Do humans project mathematical order onto nature? Or was it there all along? On this ID The Future, host Andrew McDiarmid concludes his conversation with Dr. Melissa Cain Travis about her recent book Thinking God’s Thoughts: Johannes Kepler and the Miracle of Cosmic Comprehensibility.
In Part 3, we look at how Kepler's ideas and work can inform the scientific enterprise today. Many scientists recognize the mystery of cosmic comprehensibility, including such respected voices as Albert Einstein, Sir Roger Penrose, and Paul Davies. Materialists remain agnostic or put it down to chance. But there's a more satisfying explanation, says Travis. "Centuries ago, Kepler already held the trump card. Science itself...can't be explained within the framework of scientific materialism." Genuine human rationality - the very thinking that helped fuel the enormous success of the natural sciences - would not exist if a naturalistic account of the human mind were correct. To get an intellectually satisfying answer for the cosmic comprehensibility we enjoy as humans, we have to think outside the materialist box. Travis explains how we can do that using Kepler's tripartite harmony of archetype, copy, and image. It turns out Keplerian natural theology is more robust than ever before and can help us make sense of the mysteries of our age, including the multiverse, the limits of AI, transhumanism, and more.
This is Part 3 of a 3-part discussion.
Why is the cosmos intellectually accessible to us? On this ID The Future, host Andrew McDiarmid continues his conversation with Dr. Melissa Cain Travis about her recent book Thinking God’s Thoughts: Johannes Kepler and the Miracle of Cosmic Comprehensibility.
In Part 2, Travis illuminates Kepler's university years to show us how his study of mathematics and astronomy complemented his interest in theology. We learn about obstacles he overcame during his education and how an unexpected appointment to assist imperial mathematician Tycho Brahe jump-started his career as an astronomer and gave him the tools he needed to develop and advance his revolutionary ideas. Travis unpacks Kepler's major works, from Mysterium Cosmographicum to his magnum opus Harmonices Mundi. She also tracks for us the progression of Kepler's ideas to show us how he became a key figure in the transition from ancient astronomy to a true celestial physics.
This is Part 2 of a 3-part discussion.
Is intelligent design an argument from ignorance? Is it a modern version of creationism? Can its claims be backed up by experimental results? On this ID The Future from the vault, Dr. Stephen Meyer debates Keith Pannell, a chemist at the University of Texas at El Paso and host of the NPR affiliate KTEP program Science Studio. Pannell also brings on biologist Ricardo Bernal as a co-host. We often say that Darwinists are reluctant to debate advocates of intelligent design, but here are two who deserve a tip of the hat.
Pannell and Bernal tow the standard materialist line, but they're civil and give Meyer room to make his case. And as always, Meyer delivers. The discussion was likely an education for these two Texas scientists. Meyer patiently explains how intelligent design is different from creationism in epistemology as well as methodology. He notes that intelligent design uses the same historical methods of reasoning that Charles Darwin pioneered in the Origin of Species. Pannell is convinced that intelligent design is an argument from ignorance. Not at all, says Meyer. It's a positive case based on our uniform and repeated experience as well as on everything we know about the nature of information.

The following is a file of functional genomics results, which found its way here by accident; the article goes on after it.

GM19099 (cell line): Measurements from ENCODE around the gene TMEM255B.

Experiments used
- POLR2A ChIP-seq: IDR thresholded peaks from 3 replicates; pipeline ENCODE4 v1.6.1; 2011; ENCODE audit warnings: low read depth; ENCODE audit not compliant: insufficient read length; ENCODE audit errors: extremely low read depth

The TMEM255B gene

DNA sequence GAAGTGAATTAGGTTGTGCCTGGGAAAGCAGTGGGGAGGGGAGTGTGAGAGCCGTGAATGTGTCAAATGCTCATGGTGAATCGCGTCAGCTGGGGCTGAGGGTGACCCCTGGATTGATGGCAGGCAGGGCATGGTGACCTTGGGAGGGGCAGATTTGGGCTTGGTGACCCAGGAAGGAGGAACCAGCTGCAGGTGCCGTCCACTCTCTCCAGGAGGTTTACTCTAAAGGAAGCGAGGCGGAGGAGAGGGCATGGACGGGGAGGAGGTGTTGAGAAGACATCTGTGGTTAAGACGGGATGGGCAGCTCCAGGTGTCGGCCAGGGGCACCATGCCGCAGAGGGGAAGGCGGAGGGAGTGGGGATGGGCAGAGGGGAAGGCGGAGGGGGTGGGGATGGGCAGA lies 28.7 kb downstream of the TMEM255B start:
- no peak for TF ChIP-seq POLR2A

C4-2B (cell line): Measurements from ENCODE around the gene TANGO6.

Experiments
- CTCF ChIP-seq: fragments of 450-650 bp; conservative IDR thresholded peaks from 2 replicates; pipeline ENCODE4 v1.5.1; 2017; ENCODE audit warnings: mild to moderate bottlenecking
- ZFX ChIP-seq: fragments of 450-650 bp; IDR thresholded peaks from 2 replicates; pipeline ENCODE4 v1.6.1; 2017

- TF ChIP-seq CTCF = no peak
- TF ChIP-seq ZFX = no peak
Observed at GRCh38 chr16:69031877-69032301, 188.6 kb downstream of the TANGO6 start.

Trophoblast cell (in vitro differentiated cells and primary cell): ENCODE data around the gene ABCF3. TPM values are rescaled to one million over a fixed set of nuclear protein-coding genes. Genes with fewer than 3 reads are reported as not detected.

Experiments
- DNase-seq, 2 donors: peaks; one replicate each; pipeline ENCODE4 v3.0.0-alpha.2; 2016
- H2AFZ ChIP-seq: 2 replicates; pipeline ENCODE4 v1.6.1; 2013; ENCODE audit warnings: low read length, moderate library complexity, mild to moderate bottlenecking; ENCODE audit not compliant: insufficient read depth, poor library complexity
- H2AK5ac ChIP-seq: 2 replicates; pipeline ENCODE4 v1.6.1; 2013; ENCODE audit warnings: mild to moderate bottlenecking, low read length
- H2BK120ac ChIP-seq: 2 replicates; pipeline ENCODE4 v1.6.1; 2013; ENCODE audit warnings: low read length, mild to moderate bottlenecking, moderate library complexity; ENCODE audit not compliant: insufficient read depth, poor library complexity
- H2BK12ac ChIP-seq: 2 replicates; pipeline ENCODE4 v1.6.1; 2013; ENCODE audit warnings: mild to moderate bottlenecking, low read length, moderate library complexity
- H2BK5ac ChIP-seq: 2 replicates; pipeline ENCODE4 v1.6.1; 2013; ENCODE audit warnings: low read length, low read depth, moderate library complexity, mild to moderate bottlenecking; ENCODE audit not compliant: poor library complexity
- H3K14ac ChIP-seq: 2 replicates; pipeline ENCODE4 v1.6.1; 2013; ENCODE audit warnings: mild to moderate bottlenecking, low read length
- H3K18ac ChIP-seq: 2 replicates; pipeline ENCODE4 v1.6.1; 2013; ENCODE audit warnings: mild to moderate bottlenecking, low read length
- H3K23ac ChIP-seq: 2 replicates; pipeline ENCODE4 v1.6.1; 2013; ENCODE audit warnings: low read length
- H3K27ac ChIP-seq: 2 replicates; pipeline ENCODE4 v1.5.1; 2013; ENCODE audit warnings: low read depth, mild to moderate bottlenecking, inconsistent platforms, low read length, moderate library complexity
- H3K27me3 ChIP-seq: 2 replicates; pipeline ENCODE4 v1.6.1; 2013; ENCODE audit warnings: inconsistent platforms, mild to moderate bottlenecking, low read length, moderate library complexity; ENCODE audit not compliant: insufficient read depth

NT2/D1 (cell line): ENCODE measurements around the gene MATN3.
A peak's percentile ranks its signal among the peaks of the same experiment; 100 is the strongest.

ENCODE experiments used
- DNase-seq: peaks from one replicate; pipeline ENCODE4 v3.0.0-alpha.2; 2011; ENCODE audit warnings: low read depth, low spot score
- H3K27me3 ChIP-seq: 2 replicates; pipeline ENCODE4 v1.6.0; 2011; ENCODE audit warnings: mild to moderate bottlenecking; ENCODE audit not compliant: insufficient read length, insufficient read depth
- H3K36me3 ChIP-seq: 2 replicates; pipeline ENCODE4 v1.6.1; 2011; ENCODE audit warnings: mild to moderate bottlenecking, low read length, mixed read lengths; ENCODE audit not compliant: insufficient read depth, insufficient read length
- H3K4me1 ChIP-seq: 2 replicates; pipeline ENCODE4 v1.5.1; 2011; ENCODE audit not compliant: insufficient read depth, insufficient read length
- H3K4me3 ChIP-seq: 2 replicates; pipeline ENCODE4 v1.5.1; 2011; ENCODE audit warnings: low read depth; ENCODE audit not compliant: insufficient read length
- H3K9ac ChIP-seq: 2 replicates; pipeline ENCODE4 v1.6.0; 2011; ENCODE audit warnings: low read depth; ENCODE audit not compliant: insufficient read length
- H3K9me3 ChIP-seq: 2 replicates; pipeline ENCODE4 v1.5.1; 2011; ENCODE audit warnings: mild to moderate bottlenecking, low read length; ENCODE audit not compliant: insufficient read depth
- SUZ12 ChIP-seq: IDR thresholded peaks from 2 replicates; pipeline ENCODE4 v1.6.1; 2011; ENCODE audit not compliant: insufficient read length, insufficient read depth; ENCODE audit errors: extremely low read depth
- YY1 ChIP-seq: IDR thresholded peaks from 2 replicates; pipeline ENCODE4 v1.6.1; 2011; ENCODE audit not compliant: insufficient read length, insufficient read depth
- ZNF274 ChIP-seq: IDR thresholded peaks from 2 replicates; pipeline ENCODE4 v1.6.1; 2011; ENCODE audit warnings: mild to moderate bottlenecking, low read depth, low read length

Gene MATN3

The interview was occasioned by the anniversary of the Dover trial, a topic which comes up in the conversation. Wasn't the debate over intelligent design over after Dover? Not even close, says Meyer. We don't look to federal judges to settle deep, imponderable scientific questions. There are different disciplines for that. Meyer rounds out the discussion by elucidating on molecular machines and the type of information that contemporary Darwinian theory is given credit for without justification.
On this ID The Future, host Andrew McDiarmid kicks off a three-episode discussion with Dr. Melissa Cain Travis about her recent book Thinking God's Thoughts: Johannes Kepler and the Miracle of Cosmic Comprehensibility. A fellow at the Discovery Institute's Center for Science and Culture, Dr. Travis serves as Affiliate Faculty at Colorado Christian University's Lee Strobel Center for Evangelism and Applied Apologetics, where she teaches courses in the history and philosophy of science. In Part 1, learn why Kepler was instrumental in transforming classical astronomy into a true celestial physics. Like others before him, Kepler perceived a remarkable resonance between the rational order of the material world, mathematics, and the human mind. In response, he developed a three-part cosmic harmony of archetype, copy, and image to explain this unity. Travis unpacks his tripartite harmony for us.
But that's not all. To give us a richer appreciation for Kepler's work, Travis also traces the intellectual pedigree of Kepler's ideas all the way back to the ancients, from pre-Socratic philosopher Pythagoras through the Early Christian era, the Middle Ages, and on through Kepler's own university years. It's a fascinating journey that shows how long humans have pondered the design of the universe and the uncanny connection between the natural world and the mathematics that lie at the heart of it.
Kepler's revolutionary discoveries in natural philosophy and his unique insights into natural theology have inspired generations of scientists and philosophers. As we continue to discover new evidence of design in life and the universe, Travis argues that Kepler's work is as relevant today as ever.
This is Part 1 of a 3-part discussion.
On this episode of ID the Future from the archive, host and biologist Ray Bohlin interviews biophysicist Cornelius Hunter, author of Darwin’s God, about an article in the journal Science concerning a virus invasion of E. coli bacteria. The article subtitle announces “Natural Selection Caught in the Act,” and suggests that an impressive instance of unguided evolution has been directly witnessed. Not so fast, Hunter says. The results were intelligently designed (by the lab scientists), he notes, and the changes are less impressive than they may appear at first glance. Hunter also explains protein-protein binding and counters evolutionist Dennis Venema to argue that the way the vertebrate immune system drives change is not at all analogous to the evolutionary process of random mutations and natural selection. Moreover, Hunter says, the mammalian immune system is itself an enormous challenge for evolutionary theory. Unfortunately, it's common for studies such as this one to be hyped up by the scientific community and the establishment media. "Evolutionists are driven by non-scientific factors, non-scientific influences," says Hunter. "There is a desire for the theory to be true in spite of the science, not because of the science."